Sunday, May 5, 2013

Come and Get It

The tabla gets your attention when you hear it on commercial radio. On the intro to Selena Gomez’s “Come and Get It” it is arresting. Then the song opens up from the vague South Asian gestures of the introduction to the luscious layering of sounds that one expects from thoroughly considered and executed pop. The rumor is that the song is about Justin Bieber. This song isn’t what people have in mind when they talk about “world music” but it counts just the same, doesn’t it? A Latina singing about a white Canadian in the international lexicon of pop, backed by traditional “third world” instruments, what’s more “world music” than that? The song overcomes the cultural borders that separate people, moving toward the multicultural utopia that goofball first-worlders soundtrack with world music. I’m kidding, of course, but the global character of the song nonetheless expresses a certain sensibility that is peculiar to our age. The song’s ability to seamlessly interweave traditional sounds within a highly commercial framework functions as the musical form of the singer’s own ethnic identity, which is both marked by racially coded signs like her name and skin color and rendered secondary and insignificant by a popular appeal that allows her to transcend the ethnic aesthetic pigeonhole that she might otherwise be placed in. The musical, racial, and global fluidity of “Come and Get It” makes it a document of postmodern culture and it can be celebrated in the way that postmodern culture often is. By refusing to abide by the distinctions that shaped older forms of popular culture, “Come and Get It” can be seen as containing the emancipatory impulses of our times, impulses which have made many archaic differences seemingly insignificant.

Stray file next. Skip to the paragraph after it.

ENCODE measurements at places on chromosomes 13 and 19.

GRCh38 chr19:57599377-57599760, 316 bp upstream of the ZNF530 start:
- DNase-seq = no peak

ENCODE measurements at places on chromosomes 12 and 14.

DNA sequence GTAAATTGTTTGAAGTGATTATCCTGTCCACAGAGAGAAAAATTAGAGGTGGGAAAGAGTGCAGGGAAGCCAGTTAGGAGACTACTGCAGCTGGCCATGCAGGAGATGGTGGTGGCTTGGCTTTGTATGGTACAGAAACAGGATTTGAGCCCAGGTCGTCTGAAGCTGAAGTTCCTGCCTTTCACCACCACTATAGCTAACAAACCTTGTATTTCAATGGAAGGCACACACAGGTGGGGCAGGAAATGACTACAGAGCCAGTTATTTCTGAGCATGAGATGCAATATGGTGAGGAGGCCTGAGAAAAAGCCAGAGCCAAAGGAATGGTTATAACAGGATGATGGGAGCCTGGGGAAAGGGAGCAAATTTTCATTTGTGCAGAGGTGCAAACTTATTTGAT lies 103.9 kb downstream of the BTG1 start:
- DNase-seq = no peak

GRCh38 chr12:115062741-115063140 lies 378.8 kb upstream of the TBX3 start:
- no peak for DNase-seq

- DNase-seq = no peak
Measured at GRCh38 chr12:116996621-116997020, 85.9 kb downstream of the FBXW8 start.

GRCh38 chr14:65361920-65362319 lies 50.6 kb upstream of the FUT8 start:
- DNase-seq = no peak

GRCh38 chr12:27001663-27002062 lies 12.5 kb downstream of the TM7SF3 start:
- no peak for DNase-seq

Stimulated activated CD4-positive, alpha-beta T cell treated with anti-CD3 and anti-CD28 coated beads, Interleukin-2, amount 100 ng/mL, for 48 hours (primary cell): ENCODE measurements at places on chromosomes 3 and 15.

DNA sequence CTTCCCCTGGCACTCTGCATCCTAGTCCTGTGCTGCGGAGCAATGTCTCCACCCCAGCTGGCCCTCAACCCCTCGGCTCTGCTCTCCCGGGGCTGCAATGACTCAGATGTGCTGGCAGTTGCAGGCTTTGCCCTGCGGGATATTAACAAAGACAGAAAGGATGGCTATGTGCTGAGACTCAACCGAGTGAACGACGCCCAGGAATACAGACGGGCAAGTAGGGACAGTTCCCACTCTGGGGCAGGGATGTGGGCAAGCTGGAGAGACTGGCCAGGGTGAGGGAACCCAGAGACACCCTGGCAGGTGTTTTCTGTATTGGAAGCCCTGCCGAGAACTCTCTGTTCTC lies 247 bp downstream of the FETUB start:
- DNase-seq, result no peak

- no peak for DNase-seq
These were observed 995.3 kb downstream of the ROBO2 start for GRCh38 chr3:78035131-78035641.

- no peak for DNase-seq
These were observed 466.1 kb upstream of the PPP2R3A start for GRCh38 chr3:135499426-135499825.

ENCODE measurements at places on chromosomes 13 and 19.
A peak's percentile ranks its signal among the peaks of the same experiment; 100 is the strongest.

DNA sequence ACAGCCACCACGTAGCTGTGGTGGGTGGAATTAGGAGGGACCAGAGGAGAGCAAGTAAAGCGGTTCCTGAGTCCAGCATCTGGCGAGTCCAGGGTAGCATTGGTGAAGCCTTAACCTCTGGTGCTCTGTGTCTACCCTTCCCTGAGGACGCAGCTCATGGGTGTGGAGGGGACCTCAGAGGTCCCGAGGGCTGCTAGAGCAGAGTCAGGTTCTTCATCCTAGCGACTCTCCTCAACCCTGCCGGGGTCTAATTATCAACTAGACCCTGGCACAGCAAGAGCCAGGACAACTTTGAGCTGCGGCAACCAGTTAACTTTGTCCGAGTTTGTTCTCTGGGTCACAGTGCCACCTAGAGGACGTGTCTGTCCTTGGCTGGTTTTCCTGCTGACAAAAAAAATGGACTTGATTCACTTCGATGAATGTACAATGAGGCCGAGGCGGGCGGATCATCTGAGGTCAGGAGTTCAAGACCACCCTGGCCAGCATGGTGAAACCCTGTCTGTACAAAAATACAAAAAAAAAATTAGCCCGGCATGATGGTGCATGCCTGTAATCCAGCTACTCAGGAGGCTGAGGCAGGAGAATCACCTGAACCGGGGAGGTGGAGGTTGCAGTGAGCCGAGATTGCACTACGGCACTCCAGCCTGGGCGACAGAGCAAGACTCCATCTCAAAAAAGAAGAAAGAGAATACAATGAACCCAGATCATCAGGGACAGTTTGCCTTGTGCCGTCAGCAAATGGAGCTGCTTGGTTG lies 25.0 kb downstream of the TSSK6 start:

But there is another way of looking at it. The song's novel combination of cultural and racial vectors can also be seen as a necessary outcome of the acceleration of capital’s drive for profitable new commodities. In other words, the collapse of the old distinctions between say popular music and traditional music, between ethnic or racial identities, or between local musical forms and transnational commercial music is the effect of late capital’s ever-increasing, ever-accelerating search for different commodities. Because the rhythms of consumption have increased in our times, the cycles that allow us to consider something new or fresh have become shorter, thus mass cultural products like popular music have been forced to seek new sources, try new combinations in order to capture an audience that wants novelty—familiar versions of novelty anyway. So the postmodernity of which “Come and Get It” is a part is not so much the liberation from the categories that stifled human flourishing, rather it is evidence of the scope of capital’s power. Capital erodes the boundaries between what had been separate realms in order to expand the possibilities of what can be turned into a commodity. Let me put it this way: the tabla as a devotional or popular instrument in South Asia could not be brought into capital’s circuit. As part of the commercial output of world music, the tabla could be commodified, but its profitability was always circumscribed by the small reach of that genre. As an instrument that provides the musical counterpoint to a song that is produced for high popular appeal, it is finally made productive in capital’s profit-driven logic. The sound of the tabla in “Come and Get It,” then, is less the sound of borders coming down than it is the sound of capital overcoming a border in its hunger for profit.

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